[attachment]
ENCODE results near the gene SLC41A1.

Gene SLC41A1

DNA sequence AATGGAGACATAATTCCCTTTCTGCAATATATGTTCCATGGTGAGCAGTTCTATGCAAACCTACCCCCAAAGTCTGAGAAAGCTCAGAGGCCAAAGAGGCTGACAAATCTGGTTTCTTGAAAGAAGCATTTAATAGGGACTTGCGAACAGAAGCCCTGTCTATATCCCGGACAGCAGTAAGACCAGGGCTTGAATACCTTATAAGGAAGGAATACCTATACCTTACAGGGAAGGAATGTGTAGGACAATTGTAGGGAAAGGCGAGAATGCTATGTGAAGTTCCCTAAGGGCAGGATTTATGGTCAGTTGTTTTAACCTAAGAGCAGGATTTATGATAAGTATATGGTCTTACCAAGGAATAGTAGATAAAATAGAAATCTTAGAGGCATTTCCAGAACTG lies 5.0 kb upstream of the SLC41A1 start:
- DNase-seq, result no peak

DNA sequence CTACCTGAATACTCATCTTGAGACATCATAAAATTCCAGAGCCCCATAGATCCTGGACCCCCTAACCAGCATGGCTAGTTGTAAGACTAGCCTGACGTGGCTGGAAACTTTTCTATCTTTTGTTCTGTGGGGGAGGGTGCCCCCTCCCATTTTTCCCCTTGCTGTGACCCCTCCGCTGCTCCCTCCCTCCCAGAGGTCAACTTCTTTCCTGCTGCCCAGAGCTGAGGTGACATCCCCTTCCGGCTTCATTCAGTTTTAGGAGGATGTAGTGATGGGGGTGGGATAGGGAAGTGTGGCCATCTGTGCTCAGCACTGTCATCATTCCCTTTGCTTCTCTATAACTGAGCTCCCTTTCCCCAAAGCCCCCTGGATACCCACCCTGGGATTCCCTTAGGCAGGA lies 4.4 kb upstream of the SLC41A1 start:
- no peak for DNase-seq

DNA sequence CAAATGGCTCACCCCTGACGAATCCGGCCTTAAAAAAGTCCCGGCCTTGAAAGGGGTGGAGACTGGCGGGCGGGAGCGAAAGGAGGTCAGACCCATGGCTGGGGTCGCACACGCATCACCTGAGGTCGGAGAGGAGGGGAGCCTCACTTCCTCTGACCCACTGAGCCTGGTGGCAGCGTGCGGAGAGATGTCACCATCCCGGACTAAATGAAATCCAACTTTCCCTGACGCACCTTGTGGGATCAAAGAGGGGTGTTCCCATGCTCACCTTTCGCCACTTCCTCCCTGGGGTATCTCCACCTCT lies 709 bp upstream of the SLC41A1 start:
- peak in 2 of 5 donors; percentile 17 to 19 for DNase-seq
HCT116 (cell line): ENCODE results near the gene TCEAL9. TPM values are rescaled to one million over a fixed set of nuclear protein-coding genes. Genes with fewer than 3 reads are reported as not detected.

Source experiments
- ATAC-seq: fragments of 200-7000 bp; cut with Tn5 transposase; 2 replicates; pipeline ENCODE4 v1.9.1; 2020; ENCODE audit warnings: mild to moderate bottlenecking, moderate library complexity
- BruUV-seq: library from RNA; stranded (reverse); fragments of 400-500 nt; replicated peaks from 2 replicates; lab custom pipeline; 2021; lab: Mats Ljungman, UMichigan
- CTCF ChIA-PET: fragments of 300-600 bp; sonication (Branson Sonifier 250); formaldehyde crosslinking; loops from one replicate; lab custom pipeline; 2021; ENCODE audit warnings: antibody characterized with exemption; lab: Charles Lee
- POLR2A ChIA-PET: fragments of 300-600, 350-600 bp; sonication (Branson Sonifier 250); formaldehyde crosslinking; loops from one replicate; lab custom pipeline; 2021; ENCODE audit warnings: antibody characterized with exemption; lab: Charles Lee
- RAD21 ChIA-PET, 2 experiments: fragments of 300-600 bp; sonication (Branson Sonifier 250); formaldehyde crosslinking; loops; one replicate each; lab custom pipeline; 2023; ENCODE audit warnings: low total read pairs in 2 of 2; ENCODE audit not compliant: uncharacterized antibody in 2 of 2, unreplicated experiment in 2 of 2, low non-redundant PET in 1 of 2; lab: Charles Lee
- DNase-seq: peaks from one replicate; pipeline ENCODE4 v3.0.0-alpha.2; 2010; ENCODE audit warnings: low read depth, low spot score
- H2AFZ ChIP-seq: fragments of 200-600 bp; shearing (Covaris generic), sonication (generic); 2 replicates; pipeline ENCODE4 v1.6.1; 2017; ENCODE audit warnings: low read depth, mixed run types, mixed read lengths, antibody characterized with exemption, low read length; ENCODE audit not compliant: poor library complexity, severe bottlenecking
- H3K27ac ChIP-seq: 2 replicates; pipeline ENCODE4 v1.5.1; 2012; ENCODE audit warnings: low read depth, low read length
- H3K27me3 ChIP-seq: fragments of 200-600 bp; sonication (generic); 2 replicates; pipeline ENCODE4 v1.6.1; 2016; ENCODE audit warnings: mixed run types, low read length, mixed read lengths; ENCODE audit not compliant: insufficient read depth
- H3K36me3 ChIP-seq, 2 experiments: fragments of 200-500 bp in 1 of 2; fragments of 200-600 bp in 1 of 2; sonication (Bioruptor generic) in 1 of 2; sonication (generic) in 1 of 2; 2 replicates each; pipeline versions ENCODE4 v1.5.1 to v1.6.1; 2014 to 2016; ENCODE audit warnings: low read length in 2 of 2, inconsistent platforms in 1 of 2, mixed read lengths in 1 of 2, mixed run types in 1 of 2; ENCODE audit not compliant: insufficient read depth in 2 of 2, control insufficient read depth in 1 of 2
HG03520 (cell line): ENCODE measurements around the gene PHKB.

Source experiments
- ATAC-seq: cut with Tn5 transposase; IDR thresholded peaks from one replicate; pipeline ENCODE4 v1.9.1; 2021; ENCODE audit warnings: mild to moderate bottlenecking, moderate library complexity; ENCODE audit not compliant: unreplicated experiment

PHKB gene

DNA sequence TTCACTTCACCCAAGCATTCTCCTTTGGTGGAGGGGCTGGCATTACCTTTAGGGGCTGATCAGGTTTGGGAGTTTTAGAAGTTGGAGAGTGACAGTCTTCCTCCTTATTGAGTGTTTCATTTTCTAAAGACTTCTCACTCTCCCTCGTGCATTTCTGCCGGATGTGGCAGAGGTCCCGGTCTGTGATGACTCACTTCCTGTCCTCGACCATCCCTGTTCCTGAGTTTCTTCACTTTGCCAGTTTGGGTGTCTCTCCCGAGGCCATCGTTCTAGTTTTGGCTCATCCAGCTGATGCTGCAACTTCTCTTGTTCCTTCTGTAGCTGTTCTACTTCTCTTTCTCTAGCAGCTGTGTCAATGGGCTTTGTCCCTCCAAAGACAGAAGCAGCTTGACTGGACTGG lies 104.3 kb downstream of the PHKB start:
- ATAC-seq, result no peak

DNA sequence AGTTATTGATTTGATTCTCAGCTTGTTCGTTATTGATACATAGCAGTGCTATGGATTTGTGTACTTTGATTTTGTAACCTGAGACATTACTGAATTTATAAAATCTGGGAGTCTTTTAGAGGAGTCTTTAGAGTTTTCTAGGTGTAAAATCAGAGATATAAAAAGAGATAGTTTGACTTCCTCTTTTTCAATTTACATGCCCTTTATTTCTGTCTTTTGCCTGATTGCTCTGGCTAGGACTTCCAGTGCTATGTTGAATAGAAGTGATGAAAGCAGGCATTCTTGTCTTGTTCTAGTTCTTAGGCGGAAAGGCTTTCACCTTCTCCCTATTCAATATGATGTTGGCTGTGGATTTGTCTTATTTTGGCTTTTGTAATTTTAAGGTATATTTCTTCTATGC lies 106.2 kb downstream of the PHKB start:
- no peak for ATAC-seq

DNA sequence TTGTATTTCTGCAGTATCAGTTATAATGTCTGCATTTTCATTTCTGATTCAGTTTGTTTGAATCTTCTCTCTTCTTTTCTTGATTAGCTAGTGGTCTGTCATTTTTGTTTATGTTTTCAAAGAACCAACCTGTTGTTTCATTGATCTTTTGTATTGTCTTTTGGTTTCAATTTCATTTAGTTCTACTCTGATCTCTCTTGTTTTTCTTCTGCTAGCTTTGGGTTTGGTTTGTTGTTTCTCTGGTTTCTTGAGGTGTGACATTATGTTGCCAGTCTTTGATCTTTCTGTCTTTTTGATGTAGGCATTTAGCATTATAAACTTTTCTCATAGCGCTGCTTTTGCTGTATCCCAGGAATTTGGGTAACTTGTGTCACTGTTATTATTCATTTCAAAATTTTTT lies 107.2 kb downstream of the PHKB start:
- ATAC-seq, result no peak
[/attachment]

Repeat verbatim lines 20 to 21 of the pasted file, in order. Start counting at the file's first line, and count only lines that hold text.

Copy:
- H3K36me3 ChIP-seq, 2 experiments: fragments of 200-500 bp in 1 of 2; fragments of 200-600 bp in 1 of 2; sonication (Bioruptor generic) in 1 of 2; sonication (generic) in 1 of 2; 2 replicates each; pipeline versions ENCODE4 v1.5.1 to v1.6.1; 2014 to 2016; ENCODE audit warnings: low read length in 2 of 2, inconsistent platforms in 1 of 2, mixed read lengths in 1 of 2, mixed run types in 1 of 2; ENCODE audit not compliant: insufficient read depth in 2 of 2, control insufficient read depth in 1 of 2
HG03520 (cell line): ENCODE measurements around the gene PHKB.